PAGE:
Analysis: Rangers couldn't afford to let Rozsival go

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The Hockey News

The Hockey News

Remember the good old days when the New York Rangers used to be the driving force behind the spending insanity?

Not this summer. This summer there are a few big spenders. The Rangers have been downright docile, notwithstanding their decision to re-sign unrestricted free agent Michal Roszival. Of course, they got into the fray in signing Wade Redden and are chasing Mats Sundin, so there’s still a lot of time for the New Yorkers to live up to their reputation.

As it stood, the Rangers couldn’t afford to lose their best player (Jaromir Jagr), their best defenseman (Rozsival) and their top pest (Sean Avery), so signing Rozsival wasn’t a total shock.

There had been speculation the new Russian-based Continental League was after Rozsival, along with Jagr and Martin Straka in a package deal, so the Rangers were competing against more than just NHL teams for Rozsival.

A four-year deal worth $5 million per campaign might seem steep for a guy whose upside is about 40 points and whose effort over the course of a season is uneven, but, hey, that appears to be the going rate in the cost-certainty NHL.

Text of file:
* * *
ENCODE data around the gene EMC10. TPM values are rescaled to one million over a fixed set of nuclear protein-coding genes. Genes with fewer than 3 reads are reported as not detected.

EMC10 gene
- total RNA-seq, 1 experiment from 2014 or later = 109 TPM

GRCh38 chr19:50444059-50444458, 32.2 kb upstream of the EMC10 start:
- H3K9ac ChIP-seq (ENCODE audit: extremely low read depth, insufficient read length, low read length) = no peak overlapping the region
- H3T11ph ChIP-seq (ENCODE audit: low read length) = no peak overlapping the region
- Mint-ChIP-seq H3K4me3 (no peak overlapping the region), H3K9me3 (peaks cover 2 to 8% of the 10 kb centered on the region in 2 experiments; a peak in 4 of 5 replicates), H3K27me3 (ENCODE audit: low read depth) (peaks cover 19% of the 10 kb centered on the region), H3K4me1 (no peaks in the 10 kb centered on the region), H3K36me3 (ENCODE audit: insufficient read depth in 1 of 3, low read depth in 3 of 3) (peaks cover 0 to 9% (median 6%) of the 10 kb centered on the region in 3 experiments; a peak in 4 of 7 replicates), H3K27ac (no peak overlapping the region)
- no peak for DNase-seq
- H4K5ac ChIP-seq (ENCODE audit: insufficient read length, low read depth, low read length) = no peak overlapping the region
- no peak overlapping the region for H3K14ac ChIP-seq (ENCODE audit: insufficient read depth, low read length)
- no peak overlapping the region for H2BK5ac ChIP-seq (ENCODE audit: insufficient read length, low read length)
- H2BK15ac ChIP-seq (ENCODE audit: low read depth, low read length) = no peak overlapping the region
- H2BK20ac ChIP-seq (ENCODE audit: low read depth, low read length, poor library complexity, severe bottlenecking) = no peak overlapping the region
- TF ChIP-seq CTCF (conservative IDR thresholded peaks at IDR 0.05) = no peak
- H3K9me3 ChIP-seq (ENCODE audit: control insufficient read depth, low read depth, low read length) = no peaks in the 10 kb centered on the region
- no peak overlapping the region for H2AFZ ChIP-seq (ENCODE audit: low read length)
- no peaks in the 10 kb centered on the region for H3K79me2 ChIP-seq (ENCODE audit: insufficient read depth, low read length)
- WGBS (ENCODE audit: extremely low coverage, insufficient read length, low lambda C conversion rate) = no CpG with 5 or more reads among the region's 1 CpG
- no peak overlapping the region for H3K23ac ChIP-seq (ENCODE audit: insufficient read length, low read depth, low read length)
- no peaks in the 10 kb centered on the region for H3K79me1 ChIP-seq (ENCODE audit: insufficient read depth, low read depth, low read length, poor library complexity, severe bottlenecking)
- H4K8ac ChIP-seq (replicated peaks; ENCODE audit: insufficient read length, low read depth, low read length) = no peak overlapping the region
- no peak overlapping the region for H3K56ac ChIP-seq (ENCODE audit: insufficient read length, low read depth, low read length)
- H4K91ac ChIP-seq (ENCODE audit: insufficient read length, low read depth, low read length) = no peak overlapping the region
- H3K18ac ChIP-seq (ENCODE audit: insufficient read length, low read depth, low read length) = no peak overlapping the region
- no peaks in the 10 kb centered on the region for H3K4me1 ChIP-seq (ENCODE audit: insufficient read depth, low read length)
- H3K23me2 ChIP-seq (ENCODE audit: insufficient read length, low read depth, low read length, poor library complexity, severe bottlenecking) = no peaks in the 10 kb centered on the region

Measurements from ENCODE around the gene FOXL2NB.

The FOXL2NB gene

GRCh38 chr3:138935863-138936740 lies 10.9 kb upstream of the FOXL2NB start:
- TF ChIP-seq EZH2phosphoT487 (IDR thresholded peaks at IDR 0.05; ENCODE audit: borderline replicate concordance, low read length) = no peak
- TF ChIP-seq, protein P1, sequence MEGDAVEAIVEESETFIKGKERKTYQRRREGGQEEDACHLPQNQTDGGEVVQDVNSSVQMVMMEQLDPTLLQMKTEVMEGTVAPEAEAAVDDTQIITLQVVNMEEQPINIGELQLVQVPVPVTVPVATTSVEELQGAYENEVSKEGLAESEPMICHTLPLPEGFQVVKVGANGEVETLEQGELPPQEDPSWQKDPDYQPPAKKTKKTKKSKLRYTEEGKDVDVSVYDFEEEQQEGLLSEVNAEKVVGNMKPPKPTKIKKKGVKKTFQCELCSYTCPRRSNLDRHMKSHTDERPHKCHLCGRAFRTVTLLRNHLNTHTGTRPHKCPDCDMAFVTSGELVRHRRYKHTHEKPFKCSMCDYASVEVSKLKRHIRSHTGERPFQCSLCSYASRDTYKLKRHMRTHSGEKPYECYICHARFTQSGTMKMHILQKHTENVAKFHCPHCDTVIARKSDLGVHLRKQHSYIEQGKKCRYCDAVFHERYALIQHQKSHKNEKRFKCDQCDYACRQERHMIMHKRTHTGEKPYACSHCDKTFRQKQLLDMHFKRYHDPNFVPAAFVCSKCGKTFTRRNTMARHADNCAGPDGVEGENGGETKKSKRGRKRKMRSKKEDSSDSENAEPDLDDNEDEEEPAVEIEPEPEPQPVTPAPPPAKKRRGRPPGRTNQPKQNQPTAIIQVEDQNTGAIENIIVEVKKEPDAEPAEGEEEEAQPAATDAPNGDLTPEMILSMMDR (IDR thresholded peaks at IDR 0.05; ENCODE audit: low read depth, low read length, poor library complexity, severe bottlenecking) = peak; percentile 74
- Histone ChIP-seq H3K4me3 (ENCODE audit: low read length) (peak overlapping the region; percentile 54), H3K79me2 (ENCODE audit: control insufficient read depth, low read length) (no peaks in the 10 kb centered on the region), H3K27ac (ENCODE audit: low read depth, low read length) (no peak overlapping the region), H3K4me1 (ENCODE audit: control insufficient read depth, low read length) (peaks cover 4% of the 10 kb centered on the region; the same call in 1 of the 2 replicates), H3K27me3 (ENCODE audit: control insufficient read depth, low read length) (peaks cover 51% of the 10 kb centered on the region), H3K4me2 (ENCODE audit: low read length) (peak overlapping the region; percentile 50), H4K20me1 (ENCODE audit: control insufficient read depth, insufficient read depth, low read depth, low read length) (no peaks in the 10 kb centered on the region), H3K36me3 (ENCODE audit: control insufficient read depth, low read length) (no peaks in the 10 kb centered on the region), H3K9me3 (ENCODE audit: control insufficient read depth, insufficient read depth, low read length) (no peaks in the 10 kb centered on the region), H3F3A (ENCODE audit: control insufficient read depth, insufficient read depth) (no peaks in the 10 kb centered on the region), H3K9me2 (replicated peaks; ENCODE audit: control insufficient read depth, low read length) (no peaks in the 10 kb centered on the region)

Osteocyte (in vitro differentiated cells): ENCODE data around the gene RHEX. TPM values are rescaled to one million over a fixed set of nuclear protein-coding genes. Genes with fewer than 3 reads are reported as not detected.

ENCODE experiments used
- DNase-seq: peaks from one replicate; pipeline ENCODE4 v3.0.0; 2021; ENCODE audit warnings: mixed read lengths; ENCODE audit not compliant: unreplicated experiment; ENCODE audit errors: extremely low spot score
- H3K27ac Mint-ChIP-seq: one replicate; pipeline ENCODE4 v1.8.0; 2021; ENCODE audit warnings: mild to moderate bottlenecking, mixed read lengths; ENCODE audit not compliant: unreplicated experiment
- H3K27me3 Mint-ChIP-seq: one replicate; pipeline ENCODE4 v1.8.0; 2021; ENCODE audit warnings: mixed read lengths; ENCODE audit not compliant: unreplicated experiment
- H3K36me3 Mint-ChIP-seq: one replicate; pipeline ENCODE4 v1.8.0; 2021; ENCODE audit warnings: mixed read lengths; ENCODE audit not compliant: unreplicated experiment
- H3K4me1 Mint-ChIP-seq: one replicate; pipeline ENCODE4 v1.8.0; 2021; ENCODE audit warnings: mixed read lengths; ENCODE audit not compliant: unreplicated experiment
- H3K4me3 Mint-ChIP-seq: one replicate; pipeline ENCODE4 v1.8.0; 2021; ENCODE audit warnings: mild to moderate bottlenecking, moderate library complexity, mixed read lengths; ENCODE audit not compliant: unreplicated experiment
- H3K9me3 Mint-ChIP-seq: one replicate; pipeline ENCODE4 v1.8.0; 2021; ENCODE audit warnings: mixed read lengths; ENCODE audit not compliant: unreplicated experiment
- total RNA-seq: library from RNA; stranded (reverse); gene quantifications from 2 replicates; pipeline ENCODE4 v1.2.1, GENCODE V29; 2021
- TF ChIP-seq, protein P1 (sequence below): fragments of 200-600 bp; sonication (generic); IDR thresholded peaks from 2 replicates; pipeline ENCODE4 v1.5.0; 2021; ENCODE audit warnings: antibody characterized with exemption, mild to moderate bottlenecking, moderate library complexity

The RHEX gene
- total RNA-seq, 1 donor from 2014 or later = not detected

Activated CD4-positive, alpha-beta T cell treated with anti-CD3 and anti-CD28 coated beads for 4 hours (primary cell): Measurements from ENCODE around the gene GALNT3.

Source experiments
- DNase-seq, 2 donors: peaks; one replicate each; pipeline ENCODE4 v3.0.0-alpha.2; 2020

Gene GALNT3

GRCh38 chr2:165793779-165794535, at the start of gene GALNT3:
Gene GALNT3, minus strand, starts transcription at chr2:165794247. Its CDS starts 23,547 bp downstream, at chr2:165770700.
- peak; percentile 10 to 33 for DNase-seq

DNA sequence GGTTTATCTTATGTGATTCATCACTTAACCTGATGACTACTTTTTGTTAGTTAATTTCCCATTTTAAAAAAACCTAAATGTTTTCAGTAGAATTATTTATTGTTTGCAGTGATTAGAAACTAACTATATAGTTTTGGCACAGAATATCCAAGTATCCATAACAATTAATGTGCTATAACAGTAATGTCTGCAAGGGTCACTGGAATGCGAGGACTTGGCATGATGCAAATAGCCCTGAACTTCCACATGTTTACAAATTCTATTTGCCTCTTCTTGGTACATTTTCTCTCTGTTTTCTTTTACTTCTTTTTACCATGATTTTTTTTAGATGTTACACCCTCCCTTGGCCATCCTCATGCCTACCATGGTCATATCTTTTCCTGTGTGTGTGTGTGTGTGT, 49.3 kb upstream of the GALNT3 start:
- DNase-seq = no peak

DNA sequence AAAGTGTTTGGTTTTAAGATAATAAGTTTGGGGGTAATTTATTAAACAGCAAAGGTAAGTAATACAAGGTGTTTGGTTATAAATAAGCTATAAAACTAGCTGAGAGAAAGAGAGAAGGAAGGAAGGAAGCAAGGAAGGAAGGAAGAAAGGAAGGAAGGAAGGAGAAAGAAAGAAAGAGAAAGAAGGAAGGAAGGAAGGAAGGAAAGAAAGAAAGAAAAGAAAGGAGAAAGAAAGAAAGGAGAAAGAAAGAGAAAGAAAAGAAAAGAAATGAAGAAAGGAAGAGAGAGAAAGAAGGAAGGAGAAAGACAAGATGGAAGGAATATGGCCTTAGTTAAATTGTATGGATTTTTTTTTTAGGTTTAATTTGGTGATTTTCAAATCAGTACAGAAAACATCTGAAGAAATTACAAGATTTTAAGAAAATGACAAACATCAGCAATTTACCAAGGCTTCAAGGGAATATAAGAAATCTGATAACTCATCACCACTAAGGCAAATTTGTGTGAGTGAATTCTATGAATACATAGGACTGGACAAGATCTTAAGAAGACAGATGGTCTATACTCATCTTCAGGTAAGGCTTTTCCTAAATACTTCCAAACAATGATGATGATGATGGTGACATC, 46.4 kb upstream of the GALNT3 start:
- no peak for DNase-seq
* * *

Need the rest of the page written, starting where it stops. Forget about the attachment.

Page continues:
Actually, come to think of it, this might start a new trend in the NHL of players not flocking to the Continental League, but at least leveraging offers they’re getting from teams in Russia to get better deals from NHL teams.

DOLLAR DAZE UPDATE

The Rozsival and Niklas Hagman deals put the total of signed restricted and unrestricted free agents (whose financial terms have been reported) at 32 so far today for a total of $371.6 million over a combined 94 years.

That breaks down to an average term of 2.93 years worth an average total of $11.61 million per deal, for a per-season average salary of $3.95 million.

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